Toyota Will Try Out Electric Pickups As Taxis In Thailand Soon: Report

Toyota Will Try Out Electric Pickups As Taxis In Thailand Soon: Report

Toyota has showed a whole bunch of EV concepts over the past two years, but the reality is its showrooms desperately need more electric cars. The automaker only sells a handful of battery-electric vehicles globally at the moment: the bZ4X SUV, the China-exclusive bZ3 sedan, and the Lexus RZ and UX 300e. But a fifth one will soon be added to the list of production Toyota EVs, but only in Thailand and only in limited numbers: an all-electric pickup truck.

The automaker said it will soon start a trial with the new EV in Thailand, a market where pickup trucks make up almost half of total vehicle sales. Pras Ganesh, executive vice president of Toyota Daihatsu Engineering & Manufacturing, told Reuters that engineers are working on adapting Toyota electric pickups to local conditions. According to Ganesh, a small batch of battery-electric pickups will be deployed as taxis in the city of Pattaya in early 2024.

“We will first start looking at public transit,” Ganesh told Reuters. Toyota is also considering testing other EV pickups for deployments including last-mile delivery services, he added. The company is also building up EV R&D capacity in Thailand, which is one of Toyota’s five global R&D centers.

Gallery: Toyota Hilux Revo BEV

While Ganesh did not say which EV pickup would go on trial in Thailand, I can think of at least two possibilities. One is the Hilux Revo BEV Concept unveiled in Thailand late last year; Toyota didn’t announce when commercial sales of said model would begin. The second choice could be the IMV 0 concept, which debuted at the same event and was also on display at the Japan Mobility Show last month. The IMV 0 was described as a brand-new IMV modular light commercial pickup for Thailand that will be “truly affordable and truly innovative.” Toyota said the production version was “over a year away.” The IMV 0 seems to be powered with internal combustion, but perhaps it could be adapted with batteries as well. 

Selling an electric Hilux and/or IMV in Thailand would help Toyota counter Chinese competition in the Southeast Asian market. Toyota launched the bZ4X last year in Thailand, but the electric SUV has been so far outperformed on the market by rivals from BYD and Great Wall Motor.

Last month, Toyota flew a Hilux Revo to Australia for some additional testing and to get some input from large-volume Hilux customers in the country. This indicates that Toyota is also considering Australia as a potential market for the electric Hilux.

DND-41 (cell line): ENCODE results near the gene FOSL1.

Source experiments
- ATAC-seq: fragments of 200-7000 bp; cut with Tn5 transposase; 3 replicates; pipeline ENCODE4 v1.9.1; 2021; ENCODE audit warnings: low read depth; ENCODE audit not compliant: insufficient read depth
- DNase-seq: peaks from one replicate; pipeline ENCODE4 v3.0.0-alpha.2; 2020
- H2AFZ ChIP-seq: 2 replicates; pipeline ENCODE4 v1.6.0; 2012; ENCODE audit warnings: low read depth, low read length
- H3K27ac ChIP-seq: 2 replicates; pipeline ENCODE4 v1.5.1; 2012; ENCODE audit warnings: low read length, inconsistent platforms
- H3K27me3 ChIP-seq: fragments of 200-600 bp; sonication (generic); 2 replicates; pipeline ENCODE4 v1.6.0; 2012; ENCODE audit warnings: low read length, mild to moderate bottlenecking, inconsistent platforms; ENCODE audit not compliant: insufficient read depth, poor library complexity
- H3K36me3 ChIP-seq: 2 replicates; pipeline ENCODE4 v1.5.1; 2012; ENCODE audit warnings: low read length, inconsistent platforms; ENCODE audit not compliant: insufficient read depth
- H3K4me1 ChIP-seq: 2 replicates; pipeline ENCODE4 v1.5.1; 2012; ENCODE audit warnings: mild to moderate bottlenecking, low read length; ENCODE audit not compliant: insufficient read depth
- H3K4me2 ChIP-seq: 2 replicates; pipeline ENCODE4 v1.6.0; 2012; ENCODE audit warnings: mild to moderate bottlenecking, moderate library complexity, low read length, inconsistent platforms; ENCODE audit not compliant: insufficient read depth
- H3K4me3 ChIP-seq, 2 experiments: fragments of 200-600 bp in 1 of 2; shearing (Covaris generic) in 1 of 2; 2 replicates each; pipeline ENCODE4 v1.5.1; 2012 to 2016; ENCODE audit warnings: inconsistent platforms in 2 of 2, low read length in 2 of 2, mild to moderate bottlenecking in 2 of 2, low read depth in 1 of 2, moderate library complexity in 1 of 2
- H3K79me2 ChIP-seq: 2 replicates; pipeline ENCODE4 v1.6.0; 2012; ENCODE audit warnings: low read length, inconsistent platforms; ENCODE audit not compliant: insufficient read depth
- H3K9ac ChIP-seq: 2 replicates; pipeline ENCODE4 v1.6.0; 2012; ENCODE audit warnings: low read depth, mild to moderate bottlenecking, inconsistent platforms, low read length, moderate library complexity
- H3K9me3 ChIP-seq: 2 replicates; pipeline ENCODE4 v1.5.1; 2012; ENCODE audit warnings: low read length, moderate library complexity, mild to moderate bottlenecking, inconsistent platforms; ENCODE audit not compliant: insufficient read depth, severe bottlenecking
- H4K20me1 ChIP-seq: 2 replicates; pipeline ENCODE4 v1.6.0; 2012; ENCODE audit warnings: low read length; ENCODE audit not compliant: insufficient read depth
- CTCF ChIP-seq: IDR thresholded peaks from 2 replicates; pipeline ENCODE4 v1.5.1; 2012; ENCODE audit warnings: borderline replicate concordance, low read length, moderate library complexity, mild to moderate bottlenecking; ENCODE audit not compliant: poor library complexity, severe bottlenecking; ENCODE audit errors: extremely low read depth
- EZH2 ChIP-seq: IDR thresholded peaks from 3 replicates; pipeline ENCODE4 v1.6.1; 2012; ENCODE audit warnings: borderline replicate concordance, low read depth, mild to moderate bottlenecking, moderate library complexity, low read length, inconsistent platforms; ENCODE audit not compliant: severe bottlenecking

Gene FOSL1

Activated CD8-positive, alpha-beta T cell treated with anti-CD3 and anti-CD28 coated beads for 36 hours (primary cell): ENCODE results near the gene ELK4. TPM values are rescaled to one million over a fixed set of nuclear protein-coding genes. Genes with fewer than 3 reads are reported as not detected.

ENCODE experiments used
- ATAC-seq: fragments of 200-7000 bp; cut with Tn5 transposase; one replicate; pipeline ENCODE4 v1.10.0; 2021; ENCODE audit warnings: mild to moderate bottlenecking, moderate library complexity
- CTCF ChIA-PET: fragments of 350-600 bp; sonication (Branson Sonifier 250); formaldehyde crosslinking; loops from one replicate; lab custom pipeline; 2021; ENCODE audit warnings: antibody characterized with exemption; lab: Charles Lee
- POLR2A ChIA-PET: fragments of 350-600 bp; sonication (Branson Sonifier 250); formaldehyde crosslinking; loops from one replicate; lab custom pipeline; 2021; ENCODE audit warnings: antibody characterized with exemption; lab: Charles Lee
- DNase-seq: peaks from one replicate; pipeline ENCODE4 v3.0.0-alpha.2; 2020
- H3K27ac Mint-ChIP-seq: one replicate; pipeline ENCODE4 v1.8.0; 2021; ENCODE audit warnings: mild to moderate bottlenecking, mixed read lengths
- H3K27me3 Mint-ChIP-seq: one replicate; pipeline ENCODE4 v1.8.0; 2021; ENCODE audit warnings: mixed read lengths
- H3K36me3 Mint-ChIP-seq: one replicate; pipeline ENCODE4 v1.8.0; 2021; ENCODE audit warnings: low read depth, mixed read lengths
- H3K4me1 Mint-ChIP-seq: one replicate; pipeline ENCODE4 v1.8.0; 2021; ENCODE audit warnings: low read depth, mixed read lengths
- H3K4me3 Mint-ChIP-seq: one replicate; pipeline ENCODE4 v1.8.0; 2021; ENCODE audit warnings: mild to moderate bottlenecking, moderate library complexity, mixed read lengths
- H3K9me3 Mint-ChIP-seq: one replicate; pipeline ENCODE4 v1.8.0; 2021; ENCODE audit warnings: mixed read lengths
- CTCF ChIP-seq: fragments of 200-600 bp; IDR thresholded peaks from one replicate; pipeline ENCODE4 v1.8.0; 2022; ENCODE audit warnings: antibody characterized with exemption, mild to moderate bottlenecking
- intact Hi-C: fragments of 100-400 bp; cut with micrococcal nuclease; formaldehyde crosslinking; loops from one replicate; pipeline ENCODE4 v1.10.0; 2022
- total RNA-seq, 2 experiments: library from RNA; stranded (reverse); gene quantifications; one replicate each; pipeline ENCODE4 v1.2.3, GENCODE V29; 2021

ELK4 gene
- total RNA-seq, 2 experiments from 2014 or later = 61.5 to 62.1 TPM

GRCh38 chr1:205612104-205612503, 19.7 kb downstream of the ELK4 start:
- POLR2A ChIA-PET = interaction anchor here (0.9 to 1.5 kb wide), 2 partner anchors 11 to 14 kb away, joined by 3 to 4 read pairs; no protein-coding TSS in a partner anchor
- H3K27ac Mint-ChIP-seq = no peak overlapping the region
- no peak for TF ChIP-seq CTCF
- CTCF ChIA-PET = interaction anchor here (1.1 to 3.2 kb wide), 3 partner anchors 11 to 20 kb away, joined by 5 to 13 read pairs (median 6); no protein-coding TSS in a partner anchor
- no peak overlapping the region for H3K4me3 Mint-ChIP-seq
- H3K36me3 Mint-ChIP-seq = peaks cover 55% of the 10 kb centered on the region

What about the U.S.? The Hilux Revo probably has zero chance of making it stateside since the ICE-powered Hilux on which it’s based is not sold in North America. But Toyota recently showed the production-ready EPU Concept at Japan Mobility Show, and a production model based on that study might make a great rival for the Ford Maverick. Given the massively positive response to the EPU, Toyota would do well to listen to its customers and make that a reality. 

Toyota, a leading automobile manufacturer, is ​set to trial electric pickups as taxis in Thailand in the near future, as reported by various sources. This innovative move comes at a time when the‍ automotive industry is⁤ increasingly looking towards electric vehicles as a⁢ sustainable alternative⁤ to ⁣traditional gas-powered vehicles.

The decision⁤ to test electric pickups as taxis in Thailand highlights Toyota’s commitment to exploring new ⁣ways to reduce emissions and promote environmentally friendly transportation ‍options. This initiative is part of ⁤a⁤ larger effort by the⁣ company to ⁣expand its electric⁤ vehicle offerings and⁤ support the global shift towards sustainable mobility.

Electric vehicles have gained popularity in recent years due to their​ lower carbon footprint and potential cost savings on ⁢fuel. By introducing electric pickups as taxis in Thailand, Toyota is not only showcasing the capabilities of electric⁤ vehicles‍ but also providing a practical and convenient transportation option for consumers.

The choice ⁢of ⁤Thailand as‌ a testing ground for electric pickups is ⁣significant, as the country ⁣faces challenges related to air pollution and traffic congestion in​ urban areas. By ⁤introducing⁢ electric taxis, Toyota ​aims to address these‍ issues and contribute to a cleaner and more efficient transportation system in the region.

The success of this trial run could pave the way ‌for the wider adoption of electric pickups as taxis in Thailand and other ⁢countries. It could also encourage other‌ automotive manufacturers to​ explore similar initiatives and accelerate the transition towards electric⁤ vehicles on a global scale.

Overall, Toyota’s decision to trial electric pickups as ‍taxis in Thailand is a testament to the company’s commitment to sustainable transportation and innovation. ⁤With this ‌bold step, Toyota is⁣ leading the way towards a greener and more sustainable future for the automotive industry.